Google has announced a major study that looks at how bacteria in popular video games are harming the brains of children with autism.
Researchers at the University of Sydney say the findings suggest bacteria found naturally in games such as Pokémon Go are causing a range of symptoms in children with the condition.
The study, published online in the journal PLOS One, found that children with ASDs were three times more likely to experience symptoms that were similar to those experienced by children with other forms of autism.
It’s important to note that we do not know if this is a causal link.
The researchers say it’s likely that it’s the combination of environmental factors, such as playing in a group, and playing games together that lead to this.
However, the researchers stress that this study cannot prove a cause-and-effect relationship between playing games and autism.
“The question is: ‘Are these people playing with these bacteria?
Are they having these symptoms?'” lead researcher Dr Richard Alder said.
“It’s not clear if they’re playing with bacteria that are beneficial, or are they playing with a potentially harmful strain.”
“But it’s very, very unlikely that there’s a causal relationship between bacteria in a game and autism.”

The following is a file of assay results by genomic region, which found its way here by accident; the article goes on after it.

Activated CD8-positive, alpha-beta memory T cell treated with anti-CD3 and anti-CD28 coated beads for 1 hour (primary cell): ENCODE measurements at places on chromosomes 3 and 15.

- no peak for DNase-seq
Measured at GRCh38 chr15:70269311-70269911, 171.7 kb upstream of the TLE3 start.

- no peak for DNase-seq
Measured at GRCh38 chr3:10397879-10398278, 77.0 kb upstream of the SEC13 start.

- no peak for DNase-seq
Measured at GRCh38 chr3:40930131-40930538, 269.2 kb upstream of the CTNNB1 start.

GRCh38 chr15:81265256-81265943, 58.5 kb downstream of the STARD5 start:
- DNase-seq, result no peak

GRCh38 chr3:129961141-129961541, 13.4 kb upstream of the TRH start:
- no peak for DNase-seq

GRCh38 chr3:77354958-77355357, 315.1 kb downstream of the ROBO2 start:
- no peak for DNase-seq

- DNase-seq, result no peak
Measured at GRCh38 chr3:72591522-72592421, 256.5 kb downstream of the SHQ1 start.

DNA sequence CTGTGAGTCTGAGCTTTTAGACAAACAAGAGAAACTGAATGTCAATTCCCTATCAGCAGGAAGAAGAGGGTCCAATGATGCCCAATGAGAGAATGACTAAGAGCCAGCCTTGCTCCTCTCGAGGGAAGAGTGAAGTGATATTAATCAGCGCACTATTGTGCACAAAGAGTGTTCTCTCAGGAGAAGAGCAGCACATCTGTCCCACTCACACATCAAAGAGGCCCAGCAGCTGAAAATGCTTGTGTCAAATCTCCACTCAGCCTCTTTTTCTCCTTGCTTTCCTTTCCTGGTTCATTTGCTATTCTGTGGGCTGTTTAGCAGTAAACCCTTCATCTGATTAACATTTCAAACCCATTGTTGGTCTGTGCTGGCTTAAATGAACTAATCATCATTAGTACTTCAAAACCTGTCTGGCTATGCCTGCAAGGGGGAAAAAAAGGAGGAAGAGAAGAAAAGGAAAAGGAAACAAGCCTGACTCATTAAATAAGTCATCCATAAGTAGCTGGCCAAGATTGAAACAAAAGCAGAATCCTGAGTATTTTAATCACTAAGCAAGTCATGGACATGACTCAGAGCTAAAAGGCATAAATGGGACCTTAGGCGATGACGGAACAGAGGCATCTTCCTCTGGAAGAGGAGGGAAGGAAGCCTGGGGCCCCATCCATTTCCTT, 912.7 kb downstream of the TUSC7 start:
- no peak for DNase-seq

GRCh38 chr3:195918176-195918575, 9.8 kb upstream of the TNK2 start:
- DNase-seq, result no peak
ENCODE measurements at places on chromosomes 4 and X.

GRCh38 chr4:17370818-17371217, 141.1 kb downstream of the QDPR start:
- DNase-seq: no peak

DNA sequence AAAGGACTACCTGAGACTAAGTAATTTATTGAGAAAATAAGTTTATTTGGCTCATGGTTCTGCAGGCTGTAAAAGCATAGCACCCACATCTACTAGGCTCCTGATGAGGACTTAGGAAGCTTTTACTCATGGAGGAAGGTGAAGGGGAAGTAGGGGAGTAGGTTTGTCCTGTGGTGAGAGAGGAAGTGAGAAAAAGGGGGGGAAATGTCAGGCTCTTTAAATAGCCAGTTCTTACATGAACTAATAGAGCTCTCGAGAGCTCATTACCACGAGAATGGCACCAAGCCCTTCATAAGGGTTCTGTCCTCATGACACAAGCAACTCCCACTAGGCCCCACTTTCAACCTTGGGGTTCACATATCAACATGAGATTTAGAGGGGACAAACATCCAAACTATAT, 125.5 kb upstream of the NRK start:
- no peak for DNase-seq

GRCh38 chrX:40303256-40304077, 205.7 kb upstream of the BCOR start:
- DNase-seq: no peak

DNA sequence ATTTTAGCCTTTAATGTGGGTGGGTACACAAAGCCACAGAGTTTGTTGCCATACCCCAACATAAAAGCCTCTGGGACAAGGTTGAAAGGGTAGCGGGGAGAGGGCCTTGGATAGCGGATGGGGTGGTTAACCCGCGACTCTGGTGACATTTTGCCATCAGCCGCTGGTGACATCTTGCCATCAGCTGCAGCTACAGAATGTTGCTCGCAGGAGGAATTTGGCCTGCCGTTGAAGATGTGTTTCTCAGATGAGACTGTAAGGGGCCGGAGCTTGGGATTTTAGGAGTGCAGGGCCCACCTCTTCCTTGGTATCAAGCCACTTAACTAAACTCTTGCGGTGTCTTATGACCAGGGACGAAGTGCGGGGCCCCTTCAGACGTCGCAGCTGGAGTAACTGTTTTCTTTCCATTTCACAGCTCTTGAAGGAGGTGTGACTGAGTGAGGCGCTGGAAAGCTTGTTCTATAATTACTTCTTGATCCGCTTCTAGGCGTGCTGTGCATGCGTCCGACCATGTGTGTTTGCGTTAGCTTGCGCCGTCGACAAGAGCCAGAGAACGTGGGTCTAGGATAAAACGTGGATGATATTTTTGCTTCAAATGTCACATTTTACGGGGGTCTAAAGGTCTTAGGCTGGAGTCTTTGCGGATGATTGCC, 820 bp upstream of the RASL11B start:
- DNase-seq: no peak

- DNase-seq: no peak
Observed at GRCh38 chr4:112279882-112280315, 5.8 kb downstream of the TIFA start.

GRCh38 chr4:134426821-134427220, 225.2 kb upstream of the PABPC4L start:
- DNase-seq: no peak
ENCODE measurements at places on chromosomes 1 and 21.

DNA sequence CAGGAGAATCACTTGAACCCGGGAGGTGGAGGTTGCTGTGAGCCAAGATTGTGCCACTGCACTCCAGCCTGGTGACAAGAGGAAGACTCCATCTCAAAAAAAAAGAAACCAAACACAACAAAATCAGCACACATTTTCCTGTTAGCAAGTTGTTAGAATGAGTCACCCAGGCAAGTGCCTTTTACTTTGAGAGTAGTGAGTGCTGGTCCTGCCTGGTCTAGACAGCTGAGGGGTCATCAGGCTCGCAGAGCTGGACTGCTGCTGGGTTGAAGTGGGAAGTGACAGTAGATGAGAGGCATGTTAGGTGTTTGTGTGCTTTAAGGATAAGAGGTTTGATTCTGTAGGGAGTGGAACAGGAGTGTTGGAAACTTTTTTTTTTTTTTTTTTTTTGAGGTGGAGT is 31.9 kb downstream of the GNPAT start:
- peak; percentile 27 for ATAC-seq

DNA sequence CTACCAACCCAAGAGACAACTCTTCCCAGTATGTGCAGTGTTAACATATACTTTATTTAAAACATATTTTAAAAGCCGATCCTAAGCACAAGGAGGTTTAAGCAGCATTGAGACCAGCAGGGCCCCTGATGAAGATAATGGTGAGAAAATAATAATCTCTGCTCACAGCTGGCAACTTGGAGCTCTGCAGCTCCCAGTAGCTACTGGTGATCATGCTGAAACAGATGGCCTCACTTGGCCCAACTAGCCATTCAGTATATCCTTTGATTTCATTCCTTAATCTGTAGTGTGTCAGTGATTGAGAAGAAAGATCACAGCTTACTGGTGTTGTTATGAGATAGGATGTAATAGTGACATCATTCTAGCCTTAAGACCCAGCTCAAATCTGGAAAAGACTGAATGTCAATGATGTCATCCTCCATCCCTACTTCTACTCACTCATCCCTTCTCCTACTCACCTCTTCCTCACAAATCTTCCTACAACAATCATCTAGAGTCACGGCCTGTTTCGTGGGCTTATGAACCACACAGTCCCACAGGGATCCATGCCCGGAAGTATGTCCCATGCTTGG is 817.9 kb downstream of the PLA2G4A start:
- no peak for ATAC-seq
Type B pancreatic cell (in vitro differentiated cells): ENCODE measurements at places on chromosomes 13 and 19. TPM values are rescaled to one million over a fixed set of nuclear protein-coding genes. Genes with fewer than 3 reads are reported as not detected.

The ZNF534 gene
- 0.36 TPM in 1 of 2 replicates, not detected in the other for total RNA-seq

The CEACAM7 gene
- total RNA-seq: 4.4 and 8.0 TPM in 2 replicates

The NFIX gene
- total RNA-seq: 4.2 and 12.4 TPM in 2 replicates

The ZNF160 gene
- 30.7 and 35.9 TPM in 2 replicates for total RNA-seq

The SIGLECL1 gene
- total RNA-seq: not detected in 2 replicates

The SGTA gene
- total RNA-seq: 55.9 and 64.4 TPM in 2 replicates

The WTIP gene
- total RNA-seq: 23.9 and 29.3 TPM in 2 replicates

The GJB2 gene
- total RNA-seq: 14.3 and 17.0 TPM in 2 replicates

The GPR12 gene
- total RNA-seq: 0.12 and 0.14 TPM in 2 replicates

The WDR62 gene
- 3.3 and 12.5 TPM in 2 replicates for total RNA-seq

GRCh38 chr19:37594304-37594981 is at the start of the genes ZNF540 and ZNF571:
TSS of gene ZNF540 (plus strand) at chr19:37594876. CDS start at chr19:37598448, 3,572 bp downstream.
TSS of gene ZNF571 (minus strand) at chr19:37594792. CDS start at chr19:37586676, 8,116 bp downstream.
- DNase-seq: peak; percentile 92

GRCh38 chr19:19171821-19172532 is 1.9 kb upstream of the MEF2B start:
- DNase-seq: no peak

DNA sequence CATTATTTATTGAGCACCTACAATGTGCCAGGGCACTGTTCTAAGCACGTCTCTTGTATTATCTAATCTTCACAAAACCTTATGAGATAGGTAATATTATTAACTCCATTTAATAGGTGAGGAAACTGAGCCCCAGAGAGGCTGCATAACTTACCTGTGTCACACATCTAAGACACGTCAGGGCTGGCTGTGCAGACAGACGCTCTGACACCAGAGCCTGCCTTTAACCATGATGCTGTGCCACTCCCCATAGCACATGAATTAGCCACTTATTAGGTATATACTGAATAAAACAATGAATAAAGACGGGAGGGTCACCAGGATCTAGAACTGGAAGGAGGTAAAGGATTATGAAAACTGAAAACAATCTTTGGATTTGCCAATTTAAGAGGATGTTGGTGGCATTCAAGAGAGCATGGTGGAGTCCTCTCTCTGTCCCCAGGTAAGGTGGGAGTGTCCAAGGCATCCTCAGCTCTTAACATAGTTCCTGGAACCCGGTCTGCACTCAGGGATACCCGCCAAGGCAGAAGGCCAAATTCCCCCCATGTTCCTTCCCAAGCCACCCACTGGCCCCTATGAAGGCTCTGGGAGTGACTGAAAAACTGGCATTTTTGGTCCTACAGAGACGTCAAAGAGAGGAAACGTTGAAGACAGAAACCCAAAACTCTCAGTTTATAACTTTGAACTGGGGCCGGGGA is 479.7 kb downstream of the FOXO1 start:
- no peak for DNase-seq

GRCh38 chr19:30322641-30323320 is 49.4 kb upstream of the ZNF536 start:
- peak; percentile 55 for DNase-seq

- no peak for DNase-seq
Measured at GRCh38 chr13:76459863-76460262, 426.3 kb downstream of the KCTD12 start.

Dr Alder has been studying the health effects of bacteria found within video games for the past two years.
In the first study, he looked at a number of bacteria that had been found naturally within Pokémon Go.
His team analysed DNA samples from 11 children aged between two and 14 with autism spectrum disorder.
They found four strains of bacteria were common in these children.
While the strains varied in their levels of activity, they tended to have the same pattern of genetic mutations that caused autism.
Alder said the results suggested that these bacteria were not harmless.
He said they were a cause and effect relationship that was important to understand, but not to dismiss.
When he was asked about this by The Australian, he said he did not know the exact strains.
But he stressed that they were unlikely to be harmful.
Dr Paul Clements from the University in Queensland told the ABC the findings would be of particular interest to scientists in the autism community.
We need to understand how these different strains may be causing the different symptoms, he told the Nine Network.
Clements is one of several scientists who has been working to understand the possible role of these bacteria in autism.
“This is not a one-off,” he said.
“The data we’re gathering is going to be very helpful to scientists trying to understand exactly what the role of the different bacteria in this disease is.”
And it’s also going to help us to understand what causes autism.
“Dr Clements said he hoped that understanding more about how the different strains of bacterial might be affecting autism could lead to new therapies.
Earlier this month, the Australian reported that researchers in Queensland had found that a number in the family of bacteria known as bifidobacteria, found naturally on certain bacteria in our gut, may help cause autism.